Tag: high fiber
So I was chatting with a friend the other day and she asked me if I have ever heard of…”forbidden rice“.
At first I thought she was joking, but as I was chuckling she proceeded to ask if I have ever tried it at home cooking for the kids or if I ever incorporated it into my diet.
Needless to say I haven’t, and as she proceeded to tell me that I absolutely need to buy some, I thought I would do a little more research to see what this “forbidden rice” was all about, so lets take a closer look!
What Is Forbidden Rice?
Forbidden rice is nothing more than black rice, and to be completely honest with you, I never even knew black rice was a thing. When it came to rice I was only familiar with a few…White, Aborio, Jasmine, Wild and Brown to be specific.
What separates black rice from the pack? Well, like brown rice, black rice is unpolished, meaning that the hull of the grain (which is also a fantastic source of insoluble fiber) is still intact. Black rice provides a whopping 3 grams of fiber per half of scoop.
Even better than the high fiber content, only black rice contains anthocyanins, the same antioxidant compounds that make blueberries and blackberries such valuable additions to our diets. These compounds are what turn the rice a deep purple as it cooks.
Black Rice And Heart Health:
As diabetics we all know how important it is to eat a healthy lifestyle and even incorporate exercise to not only help our blood sugars, but to keep our heart healthy and in peak performance.
Per the Center of Disease Control and Prevention, heart disease is the leading cause of death in the US for both men and women, accounting for one in every four deaths.
So how does black rice help in this area?
Well, per a study by the Journal of Nutrition:
Black rice has been show to decrease atherosclerotic plaque in the arteries. When this plaque builds up, it causes the arteries to harden and become blocked.
It’s a major risk factor for both heart attack and stroke. In this particular study, male rabbits were injected with high levels of cholesterol in order to cause this plaque formation. They were then divided into five groups, four of which were fed high cholesterol diets, one without rice and the others with various types of rice, including black.
The plaque was 50% lower in rabbits fed black rice (or red rice) than in those fed with white rice. Researchers conclude that the antioxidants in black rice may play a role in reducing atherosclerosis.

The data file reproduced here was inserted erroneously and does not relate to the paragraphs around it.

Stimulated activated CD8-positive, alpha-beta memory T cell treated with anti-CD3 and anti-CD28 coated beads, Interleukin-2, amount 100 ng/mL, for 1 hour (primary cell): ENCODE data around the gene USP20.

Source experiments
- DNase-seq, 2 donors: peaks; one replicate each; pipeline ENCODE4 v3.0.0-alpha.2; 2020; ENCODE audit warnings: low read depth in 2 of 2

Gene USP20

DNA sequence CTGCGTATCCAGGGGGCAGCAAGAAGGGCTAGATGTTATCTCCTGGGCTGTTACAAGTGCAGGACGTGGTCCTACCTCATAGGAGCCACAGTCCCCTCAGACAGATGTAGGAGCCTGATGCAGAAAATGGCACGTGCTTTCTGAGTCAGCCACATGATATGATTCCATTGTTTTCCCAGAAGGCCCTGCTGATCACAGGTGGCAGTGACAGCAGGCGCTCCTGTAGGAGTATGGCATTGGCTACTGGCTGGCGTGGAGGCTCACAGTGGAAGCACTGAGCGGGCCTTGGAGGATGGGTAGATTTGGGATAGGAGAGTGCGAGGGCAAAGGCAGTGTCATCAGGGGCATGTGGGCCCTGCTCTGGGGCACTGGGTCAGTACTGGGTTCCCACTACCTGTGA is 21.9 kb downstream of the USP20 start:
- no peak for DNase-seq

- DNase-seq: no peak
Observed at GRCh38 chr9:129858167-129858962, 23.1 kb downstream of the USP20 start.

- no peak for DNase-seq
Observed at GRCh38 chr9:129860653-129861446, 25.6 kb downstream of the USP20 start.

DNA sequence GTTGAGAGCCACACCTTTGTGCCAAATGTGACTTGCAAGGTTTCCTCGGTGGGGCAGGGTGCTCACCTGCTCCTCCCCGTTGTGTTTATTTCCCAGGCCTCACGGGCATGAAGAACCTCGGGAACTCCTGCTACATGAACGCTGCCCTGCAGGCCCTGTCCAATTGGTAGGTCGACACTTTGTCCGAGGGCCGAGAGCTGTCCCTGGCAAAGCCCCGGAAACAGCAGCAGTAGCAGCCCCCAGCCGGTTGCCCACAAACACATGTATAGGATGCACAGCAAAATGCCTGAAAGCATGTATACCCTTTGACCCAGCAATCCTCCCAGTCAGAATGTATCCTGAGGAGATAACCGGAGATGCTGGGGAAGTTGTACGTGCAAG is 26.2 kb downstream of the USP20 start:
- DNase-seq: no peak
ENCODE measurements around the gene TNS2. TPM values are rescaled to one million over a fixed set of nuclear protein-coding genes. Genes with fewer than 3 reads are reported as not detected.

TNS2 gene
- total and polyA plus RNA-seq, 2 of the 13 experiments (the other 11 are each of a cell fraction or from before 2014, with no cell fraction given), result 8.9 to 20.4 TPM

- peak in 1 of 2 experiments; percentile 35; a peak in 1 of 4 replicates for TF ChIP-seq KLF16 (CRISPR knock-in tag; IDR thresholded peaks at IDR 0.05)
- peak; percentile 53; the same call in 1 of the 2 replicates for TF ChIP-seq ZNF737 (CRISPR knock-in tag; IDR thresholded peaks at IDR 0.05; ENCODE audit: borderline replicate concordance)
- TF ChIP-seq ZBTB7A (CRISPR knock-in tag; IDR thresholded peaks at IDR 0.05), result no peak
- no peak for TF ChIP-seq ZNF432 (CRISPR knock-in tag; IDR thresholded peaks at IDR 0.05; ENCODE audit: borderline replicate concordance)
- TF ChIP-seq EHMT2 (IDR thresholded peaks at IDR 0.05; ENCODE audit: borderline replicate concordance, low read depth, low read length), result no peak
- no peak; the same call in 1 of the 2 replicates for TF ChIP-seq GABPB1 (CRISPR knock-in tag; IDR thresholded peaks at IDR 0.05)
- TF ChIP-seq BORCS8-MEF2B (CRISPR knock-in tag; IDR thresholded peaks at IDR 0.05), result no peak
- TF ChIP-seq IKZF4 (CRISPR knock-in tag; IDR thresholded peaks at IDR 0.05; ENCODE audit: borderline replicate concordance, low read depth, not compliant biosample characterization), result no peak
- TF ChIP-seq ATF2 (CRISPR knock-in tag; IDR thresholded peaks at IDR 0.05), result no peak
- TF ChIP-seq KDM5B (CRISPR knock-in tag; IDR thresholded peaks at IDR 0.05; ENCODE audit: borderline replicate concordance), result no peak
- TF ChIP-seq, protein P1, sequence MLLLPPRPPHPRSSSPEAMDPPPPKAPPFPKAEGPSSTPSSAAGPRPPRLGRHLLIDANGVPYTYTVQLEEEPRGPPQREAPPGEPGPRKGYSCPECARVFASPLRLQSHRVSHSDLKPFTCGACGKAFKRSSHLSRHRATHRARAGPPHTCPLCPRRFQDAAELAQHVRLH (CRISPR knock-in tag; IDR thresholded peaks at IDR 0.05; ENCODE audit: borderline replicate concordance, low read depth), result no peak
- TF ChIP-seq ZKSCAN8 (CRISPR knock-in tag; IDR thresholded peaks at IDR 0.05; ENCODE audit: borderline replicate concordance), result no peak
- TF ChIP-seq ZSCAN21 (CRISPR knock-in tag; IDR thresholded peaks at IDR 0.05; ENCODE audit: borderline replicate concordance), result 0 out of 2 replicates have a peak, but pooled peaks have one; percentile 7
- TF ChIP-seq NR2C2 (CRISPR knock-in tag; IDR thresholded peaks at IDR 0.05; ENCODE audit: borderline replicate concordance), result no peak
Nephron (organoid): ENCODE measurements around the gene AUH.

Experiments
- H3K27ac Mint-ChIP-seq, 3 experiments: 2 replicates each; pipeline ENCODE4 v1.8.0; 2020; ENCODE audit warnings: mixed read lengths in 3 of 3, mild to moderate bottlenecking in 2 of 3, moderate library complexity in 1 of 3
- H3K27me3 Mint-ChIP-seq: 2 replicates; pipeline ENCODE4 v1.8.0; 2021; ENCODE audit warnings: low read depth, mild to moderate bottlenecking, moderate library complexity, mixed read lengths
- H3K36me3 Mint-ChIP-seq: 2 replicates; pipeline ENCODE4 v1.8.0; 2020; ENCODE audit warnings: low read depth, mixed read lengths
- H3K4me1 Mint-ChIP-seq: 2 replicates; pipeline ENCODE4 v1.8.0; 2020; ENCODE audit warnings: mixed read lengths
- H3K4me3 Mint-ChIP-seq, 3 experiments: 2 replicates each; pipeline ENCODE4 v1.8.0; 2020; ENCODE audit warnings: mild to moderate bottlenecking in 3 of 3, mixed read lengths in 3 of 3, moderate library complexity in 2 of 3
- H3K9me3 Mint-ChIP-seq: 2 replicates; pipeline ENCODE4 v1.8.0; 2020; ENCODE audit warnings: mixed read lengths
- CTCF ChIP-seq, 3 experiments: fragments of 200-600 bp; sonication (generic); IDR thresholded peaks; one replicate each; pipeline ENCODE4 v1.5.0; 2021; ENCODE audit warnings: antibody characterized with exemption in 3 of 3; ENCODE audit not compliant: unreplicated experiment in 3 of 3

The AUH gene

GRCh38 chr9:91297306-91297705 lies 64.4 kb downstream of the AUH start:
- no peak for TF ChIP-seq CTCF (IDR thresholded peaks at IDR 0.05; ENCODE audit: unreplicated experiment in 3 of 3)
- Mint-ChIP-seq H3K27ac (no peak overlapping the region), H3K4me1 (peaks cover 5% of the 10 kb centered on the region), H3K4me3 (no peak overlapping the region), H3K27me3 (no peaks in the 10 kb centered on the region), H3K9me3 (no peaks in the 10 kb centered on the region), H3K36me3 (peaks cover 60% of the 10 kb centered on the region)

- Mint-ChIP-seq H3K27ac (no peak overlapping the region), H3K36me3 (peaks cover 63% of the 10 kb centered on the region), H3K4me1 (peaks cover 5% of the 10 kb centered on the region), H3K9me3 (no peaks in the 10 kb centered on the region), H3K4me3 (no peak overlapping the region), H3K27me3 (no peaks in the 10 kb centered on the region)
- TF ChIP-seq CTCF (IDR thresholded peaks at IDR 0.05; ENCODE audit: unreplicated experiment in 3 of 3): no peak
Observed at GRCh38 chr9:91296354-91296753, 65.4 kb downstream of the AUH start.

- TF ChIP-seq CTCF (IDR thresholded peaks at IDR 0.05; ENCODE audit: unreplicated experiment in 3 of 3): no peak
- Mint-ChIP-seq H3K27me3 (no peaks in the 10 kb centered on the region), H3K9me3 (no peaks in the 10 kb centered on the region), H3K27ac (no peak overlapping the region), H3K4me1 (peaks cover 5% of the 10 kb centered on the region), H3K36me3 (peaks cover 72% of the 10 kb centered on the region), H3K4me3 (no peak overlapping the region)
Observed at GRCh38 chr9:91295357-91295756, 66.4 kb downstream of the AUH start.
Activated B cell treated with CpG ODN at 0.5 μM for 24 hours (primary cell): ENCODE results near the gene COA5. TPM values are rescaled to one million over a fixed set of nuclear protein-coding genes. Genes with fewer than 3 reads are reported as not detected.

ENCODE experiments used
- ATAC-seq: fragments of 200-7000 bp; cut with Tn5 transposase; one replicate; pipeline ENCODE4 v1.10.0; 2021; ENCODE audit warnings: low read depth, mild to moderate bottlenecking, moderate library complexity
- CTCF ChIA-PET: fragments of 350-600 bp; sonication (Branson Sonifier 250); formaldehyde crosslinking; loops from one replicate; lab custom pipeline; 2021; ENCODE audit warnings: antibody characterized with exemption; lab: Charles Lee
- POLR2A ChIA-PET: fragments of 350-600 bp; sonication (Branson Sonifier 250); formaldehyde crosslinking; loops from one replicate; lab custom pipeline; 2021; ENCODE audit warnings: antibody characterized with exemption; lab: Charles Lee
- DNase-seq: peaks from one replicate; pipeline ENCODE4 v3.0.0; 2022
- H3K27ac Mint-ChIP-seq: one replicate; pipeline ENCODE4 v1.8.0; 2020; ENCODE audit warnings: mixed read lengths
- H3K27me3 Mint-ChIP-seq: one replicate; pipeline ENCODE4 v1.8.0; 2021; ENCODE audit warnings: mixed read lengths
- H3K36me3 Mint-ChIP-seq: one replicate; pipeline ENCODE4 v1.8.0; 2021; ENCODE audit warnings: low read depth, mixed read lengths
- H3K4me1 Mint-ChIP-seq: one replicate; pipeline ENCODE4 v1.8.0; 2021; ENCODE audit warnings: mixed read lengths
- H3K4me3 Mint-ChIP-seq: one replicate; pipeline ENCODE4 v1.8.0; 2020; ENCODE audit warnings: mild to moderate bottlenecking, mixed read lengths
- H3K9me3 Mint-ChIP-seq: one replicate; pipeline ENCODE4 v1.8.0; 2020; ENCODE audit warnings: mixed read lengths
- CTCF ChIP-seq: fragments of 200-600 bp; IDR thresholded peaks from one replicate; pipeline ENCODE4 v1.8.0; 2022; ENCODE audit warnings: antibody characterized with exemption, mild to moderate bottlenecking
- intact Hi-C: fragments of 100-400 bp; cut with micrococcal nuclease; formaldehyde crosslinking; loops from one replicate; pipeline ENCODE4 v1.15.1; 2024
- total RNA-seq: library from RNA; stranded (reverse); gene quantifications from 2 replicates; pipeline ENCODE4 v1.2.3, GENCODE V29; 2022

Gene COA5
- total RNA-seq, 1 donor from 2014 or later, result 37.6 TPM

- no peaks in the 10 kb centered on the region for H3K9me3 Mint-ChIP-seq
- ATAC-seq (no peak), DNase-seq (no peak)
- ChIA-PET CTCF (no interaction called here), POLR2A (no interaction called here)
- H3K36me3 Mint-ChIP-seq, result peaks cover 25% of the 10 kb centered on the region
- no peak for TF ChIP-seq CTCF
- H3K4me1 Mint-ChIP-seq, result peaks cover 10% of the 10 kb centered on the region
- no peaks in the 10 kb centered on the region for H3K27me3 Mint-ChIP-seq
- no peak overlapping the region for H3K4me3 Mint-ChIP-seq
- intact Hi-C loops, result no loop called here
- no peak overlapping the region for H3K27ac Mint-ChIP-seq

You can read about the entire study here
Did you know that your body produces its very own fat burning hormone? A wonderful little hormone called leptin! Yes that’s correct, you do not need to be buying these “fat burning supplements” (which are highly processed and ironically enough, never seem to work) to lose those couple of pounds that you’ve been wanting to.
As diabetics we all know how vitally important it is to maintain a proper weight to ward off potential complications as well as help maintain proper blood sugar levels.
So lets take a look at leptin and see how you can increase levels in your very own body and start burning fat!
So what is leptin?
Leptin, also referred to as the hunger hormone, is a protein that performs a major part in the human body. This hormone oversees consumption of energy as well as expenditure of it. It plays an important role in metabolism and appetite.
The creation of leptin comes from our fat cells or adipose tissue. There’s a primary link between leptin levels and appetite. If leptin levels are higher, you feel less hunger. Probably the most interesting aspect about this hormone that quite a few individuals are not aware of is that when your exercising and dieting to shed those extra pounds, it actually has adverse effect and actually lowers the amount of leptin that we carry around. Here is an interesting study done by the NIH, you can read about it by clicking here.
Leptin And Obesity:
An individual whose hypothalamus (area of the brain that regulates our appetite) is responding appropriately has a built-in check against excessive weight gain, the leptin induced feeling of satiety.
However, if a person is obese, their hypothalamus gland can become resistant to the effects of leptin. As they accumulate more fat cells, the fat cells produce ever greater amounts of leptin, all the while making a hypothalamus that weekly responds to the hormone. Why does this happen?
How Leptin Works:
Leptin is secreted by fat cells and is received by receptors in the hypothalamus. If leptin is absent, feeding is uncontrolled and relentless. In normally healthy people, if leptin is present and receptors are sensitive, feeding is inhibited. More body fat means less food is required, and so leptin is secreted to inhibit feeding and the accumulation of excess adipose tissue. Overweight people generally have higher circulating leptin, while leaner people have lower levels. A severe caloric deficit will result in reduced leptin secretion – this is your body’s way of getting you to eat when you need energy. It’s the hunger hormone. Overfeeding temporarily boosts leptin, reducing hunger.